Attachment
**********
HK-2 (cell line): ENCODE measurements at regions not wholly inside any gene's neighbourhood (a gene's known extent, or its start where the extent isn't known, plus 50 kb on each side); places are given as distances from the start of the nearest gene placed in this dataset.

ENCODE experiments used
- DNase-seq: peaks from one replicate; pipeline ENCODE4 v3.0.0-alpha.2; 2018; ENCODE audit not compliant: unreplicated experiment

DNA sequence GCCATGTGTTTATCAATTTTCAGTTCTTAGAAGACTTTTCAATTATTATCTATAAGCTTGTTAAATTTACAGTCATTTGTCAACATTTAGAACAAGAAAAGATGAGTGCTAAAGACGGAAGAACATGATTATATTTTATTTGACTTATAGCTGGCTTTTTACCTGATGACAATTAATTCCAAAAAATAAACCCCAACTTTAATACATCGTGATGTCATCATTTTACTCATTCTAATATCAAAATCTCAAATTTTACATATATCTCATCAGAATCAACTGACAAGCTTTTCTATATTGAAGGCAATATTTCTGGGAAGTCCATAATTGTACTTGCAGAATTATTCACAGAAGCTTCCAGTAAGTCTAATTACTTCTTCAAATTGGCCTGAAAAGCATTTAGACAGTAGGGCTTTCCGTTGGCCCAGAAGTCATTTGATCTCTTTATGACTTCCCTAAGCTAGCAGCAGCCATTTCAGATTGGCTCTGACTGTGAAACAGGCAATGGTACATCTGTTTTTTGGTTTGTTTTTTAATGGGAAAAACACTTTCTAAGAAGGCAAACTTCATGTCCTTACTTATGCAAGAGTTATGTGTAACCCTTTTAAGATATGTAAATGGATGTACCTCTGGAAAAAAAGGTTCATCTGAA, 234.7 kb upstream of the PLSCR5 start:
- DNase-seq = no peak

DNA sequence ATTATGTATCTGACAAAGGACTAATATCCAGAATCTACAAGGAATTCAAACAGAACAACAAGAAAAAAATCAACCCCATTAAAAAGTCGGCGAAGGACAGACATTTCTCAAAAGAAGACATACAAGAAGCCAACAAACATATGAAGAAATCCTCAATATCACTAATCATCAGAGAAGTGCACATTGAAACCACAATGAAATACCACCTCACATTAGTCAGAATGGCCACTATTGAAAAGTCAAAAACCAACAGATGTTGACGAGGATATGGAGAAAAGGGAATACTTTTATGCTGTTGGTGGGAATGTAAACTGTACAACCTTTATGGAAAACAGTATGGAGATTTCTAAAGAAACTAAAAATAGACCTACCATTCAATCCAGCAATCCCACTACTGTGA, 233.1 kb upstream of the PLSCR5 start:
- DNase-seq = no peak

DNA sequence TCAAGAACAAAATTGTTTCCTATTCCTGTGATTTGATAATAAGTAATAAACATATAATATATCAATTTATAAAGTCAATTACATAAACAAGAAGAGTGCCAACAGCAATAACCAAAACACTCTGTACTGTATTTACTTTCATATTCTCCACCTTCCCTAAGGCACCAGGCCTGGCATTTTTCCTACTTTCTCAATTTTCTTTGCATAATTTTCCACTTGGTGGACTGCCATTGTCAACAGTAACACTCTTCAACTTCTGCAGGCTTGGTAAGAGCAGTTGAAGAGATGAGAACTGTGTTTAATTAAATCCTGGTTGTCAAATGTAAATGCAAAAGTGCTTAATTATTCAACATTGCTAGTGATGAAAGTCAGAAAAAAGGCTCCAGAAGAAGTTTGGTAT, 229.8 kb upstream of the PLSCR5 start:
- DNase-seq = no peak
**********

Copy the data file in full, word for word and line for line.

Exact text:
HK-2 (cell line): ENCODE measurements at regions not wholly inside any gene's neighbourhood (a gene's known extent, or its start where the extent isn't known, plus 50 kb on each side); places are given as distances from the start of the nearest gene placed in this dataset.

ENCODE experiments used
- DNase-seq: peaks from one replicate; pipeline ENCODE4 v3.0.0-alpha.2; 2018; ENCODE audit not compliant: unreplicated experiment

DNA sequence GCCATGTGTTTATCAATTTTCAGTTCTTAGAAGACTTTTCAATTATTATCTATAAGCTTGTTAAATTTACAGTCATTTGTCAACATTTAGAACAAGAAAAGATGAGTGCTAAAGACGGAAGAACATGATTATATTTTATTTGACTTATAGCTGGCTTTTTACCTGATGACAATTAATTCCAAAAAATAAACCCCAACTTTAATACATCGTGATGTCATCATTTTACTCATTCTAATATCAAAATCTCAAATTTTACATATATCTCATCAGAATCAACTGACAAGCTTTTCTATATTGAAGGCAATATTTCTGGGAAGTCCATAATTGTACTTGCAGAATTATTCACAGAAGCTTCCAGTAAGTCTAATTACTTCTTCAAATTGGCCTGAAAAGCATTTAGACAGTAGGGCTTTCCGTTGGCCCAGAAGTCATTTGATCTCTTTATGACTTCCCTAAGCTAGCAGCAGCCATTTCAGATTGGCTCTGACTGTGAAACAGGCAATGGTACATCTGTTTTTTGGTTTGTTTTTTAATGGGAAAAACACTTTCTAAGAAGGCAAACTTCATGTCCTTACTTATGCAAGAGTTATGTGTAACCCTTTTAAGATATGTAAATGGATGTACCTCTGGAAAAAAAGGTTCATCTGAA, 234.7 kb upstream of the PLSCR5 start:
- DNase-seq = no peak

DNA sequence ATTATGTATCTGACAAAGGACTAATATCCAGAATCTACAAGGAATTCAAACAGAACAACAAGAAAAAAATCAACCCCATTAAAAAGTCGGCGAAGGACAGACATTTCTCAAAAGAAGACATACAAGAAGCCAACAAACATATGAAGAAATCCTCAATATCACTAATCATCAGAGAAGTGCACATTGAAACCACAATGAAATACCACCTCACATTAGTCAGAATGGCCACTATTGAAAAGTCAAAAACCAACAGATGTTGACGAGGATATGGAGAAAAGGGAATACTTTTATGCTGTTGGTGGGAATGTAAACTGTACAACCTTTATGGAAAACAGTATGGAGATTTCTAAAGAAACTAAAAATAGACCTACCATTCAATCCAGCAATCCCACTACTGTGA, 233.1 kb upstream of the PLSCR5 start:
- DNase-seq = no peak

DNA sequence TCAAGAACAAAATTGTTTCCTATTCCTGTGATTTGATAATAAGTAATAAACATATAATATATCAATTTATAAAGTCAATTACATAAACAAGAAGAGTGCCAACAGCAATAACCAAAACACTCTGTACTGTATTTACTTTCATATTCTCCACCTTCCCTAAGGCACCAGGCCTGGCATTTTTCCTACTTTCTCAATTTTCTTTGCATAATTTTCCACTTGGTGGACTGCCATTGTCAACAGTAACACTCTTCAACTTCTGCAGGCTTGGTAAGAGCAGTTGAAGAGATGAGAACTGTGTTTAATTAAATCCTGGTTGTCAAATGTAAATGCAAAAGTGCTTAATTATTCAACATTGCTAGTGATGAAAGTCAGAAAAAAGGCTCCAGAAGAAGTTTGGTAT, 229.8 kb upstream of the PLSCR5 start:
- DNase-seq = no peak